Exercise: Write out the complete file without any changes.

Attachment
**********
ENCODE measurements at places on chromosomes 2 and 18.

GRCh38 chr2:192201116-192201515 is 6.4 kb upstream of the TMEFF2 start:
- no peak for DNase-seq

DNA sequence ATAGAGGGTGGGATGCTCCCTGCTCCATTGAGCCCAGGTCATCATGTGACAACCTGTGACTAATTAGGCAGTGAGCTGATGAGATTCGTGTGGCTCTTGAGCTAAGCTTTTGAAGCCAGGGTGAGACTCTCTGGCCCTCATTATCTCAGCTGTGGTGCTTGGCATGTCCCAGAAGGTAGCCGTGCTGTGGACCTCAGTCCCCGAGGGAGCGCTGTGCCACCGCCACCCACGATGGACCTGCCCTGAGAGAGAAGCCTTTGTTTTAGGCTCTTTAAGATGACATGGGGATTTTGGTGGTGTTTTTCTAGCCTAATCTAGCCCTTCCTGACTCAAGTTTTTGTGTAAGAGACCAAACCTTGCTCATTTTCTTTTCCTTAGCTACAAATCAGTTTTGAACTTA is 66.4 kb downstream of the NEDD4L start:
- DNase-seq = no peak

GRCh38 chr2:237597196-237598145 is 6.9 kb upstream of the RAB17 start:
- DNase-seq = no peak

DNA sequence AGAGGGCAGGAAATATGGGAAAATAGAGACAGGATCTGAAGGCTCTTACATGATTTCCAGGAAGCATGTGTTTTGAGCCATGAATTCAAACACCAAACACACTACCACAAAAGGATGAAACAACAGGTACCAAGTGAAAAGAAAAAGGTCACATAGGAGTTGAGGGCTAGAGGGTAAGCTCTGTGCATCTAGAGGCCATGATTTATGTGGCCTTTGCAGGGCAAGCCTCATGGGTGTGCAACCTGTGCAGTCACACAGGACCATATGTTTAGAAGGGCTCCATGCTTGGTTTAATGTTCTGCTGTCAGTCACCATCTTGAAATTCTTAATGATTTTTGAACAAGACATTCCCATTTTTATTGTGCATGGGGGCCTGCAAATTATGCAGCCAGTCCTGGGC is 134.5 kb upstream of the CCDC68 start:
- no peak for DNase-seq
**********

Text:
ENCODE measurements at places on chromosomes 2 and 18.

GRCh38 chr2:192201116-192201515 is 6.4 kb upstream of the TMEFF2 start:
- no peak for DNase-seq

DNA sequence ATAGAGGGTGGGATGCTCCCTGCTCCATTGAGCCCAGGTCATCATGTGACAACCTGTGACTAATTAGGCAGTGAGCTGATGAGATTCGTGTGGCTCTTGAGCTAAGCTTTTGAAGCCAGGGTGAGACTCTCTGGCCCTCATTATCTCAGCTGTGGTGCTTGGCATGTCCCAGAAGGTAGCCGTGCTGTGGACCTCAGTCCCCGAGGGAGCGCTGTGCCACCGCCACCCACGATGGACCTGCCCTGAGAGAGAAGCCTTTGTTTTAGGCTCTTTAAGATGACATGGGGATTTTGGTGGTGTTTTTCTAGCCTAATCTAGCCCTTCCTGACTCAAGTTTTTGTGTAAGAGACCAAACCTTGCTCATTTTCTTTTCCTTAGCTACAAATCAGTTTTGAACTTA is 66.4 kb downstream of the NEDD4L start:
- DNase-seq = no peak

GRCh38 chr2:237597196-237598145 is 6.9 kb upstream of the RAB17 start:
- DNase-seq = no peak

DNA sequence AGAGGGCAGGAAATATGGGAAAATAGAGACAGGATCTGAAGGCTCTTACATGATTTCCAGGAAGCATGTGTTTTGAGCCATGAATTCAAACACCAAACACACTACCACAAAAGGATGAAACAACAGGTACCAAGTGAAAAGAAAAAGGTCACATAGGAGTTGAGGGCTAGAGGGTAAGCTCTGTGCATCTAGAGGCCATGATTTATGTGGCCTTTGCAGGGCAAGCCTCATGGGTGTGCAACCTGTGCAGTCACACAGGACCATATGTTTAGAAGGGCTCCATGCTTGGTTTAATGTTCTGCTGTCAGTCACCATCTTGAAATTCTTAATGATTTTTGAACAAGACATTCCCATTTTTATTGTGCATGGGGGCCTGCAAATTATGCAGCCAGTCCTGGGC is 134.5 kb upstream of the CCDC68 start:
- no peak for DNase-seq